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The Supreme Court will soon decide whether a state can force government employees to support a union. In January, the justices heard oral arguments in Harris v. Quinn, a case that could reverse a 37-year-old precedent that greatly empowered government-employee unions at the expense of citizens’ constitutional rights.

The Harris plaintiffs are not typical government employees. About 20,000 “personal assistants” in Illinois provide in-home care for disabled individuals eligible for benefits under a federally financed Medicaid program. Under the program, participants can get benefits while living at home instead of in an institution. Hired and fired not by the state but by the patients themselves—or “customers,” as the program describes them—the assistants are often family members. They get a check from the state-run Medicaid program but otherwise are “managed” by the customers for whom they care. This unique arrangement has spared them from having to join—and pay dues to—a government-employee union.

In one of his first acts after getting elected governor in 2002, union-backed Rod Blagojevich issued an executive order making Illinois home-care workers into state employees solely for collective bargaining purposes. Based on an informal—and unsupervised—“card-check” process, the home-care workers became represented by the Service Employees International Union (SEIU). The SEIU then “negotiated” a union contract with the state, under which the personal assistants had to support the SEIU through deductions from payments made to them by Medicaid on behalf of their customers. The union collects about $10 million a year in compelled dues and fees from Illinois home-care workers. Other unions are now aggressively pursuing home-care workers nationwide; to date, 14 states allow their unionization on similar terms.

Pam Harris, the case’s lead plaintiff, cares for her adult son. She and other home-care workers brought a class action against the state, disputing their status as Illinois state government employees and challenging the compelled union payments. They argued that, even if they were government workers, the rules in the public sector should be different from those in the private sector, where compulsory dues and fees have been allowed since the New Deal. Moreover, they claimed, since the SEIU in its bargaining role was influencing government action, the union is really a political organization engaged in lobbying. Compelling government workers to support such organizations violates their First Amendment rights, absent a “compelling state interest” in the outcome. The legal standard applied by the Supreme Court in private-sector cases—“labor peace”—is inapplicable when, as in Harris, the unionized employees don’t interact in a shared workplace.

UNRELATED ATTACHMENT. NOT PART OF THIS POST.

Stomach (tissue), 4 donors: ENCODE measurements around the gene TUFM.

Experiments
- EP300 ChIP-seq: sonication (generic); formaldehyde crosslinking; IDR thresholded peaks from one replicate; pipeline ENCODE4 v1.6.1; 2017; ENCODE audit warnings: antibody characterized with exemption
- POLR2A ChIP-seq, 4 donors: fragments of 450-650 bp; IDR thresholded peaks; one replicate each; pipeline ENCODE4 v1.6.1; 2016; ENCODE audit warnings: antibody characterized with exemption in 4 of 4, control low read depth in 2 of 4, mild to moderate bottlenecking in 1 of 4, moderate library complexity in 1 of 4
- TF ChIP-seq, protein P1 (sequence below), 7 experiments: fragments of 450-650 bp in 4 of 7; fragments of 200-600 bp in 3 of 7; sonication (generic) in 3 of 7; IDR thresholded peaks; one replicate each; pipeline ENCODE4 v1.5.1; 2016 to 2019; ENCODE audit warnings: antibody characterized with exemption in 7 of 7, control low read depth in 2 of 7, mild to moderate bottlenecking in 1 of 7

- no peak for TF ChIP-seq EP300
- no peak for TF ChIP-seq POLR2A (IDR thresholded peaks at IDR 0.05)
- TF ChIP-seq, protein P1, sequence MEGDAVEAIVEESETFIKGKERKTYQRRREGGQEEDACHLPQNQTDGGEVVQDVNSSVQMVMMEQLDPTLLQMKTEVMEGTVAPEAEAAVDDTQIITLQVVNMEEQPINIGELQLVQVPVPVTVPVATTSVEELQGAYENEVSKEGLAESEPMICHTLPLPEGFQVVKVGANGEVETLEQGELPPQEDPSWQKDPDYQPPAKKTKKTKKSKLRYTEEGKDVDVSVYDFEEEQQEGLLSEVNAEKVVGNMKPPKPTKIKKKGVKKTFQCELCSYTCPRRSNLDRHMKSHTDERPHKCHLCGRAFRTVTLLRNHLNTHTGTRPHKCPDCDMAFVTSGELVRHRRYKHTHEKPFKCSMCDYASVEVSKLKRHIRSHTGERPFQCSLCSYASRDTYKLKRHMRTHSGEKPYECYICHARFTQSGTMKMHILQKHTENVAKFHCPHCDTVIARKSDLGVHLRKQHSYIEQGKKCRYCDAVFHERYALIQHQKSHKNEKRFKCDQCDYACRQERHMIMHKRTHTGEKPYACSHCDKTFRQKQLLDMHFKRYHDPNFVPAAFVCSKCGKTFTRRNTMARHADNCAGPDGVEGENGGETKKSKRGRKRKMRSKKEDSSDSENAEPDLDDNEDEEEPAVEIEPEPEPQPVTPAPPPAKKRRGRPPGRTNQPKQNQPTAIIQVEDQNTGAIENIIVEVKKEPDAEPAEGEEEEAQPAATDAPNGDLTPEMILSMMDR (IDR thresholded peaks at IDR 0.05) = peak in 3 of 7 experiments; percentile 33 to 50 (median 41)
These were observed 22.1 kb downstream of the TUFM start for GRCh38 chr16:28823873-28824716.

The Harris plaintiffs lost in district court and in the Seventh Circuit, but the Supreme Court agreed to hear their appeal. Before the high court, the plaintiffs’ attorneys argued that the ruling in Abood v. Detroit Board of Education (1977)—in which private-sector labor law precedents were extended to the public sector for the first time—was wrongly decided and should be reversed. In Abood, a divided court ruled over the dissent of Justice Lewis Powell, who warned that compelled support of public-sector unions violated the constitutional rights of objecting employees.

In the 37 years since Abood was decided, government-employee unions have grown bigger and more influential, while union representation in the private sector has shrunk. Because of Abood, government unions have become one of the most powerful interest groups in American politics, financing their political campaigns with compulsory dues and fees. They dominate state and local elections and obtain for their members compensation and benefit packages that are driving many cities into bankruptcy.

Absent reform—whether at the judicial or legislative level—the power of government-employee unions to influence our politics will only grow. The SEIU and other unions will seek to enroll millions of government-funded service providers. These providers aren’t truly government employees but, like Illinois’s home health-care workers, could be coerced into subsidizing public-sector unions by executive fiat. The SEIU’s attempts to tie its efforts to private-sector collective bargaining are a smokescreen. When the government is the employer, decisions regarding the allocation of taxpayer funds are inherently political.

Judging by the oral arguments in January, the Supreme Court’s four liberal justices—Breyer, Ginsburg, Kagan, and Sotomayor—support Abood. The four conservatives—Alito, Kennedy, Roberts, and Thomas—appeared receptive to overturning Abood. But Antonin Scalia, ever the originalist, seemed skeptical, possibly viewing government-employee unions through the lens of patronage, which the Framers accepted and Scalia has defended elsewhere. One hopes that Justice Scalia reconsiders his position. The SEIU is practicing peonage, not patronage.


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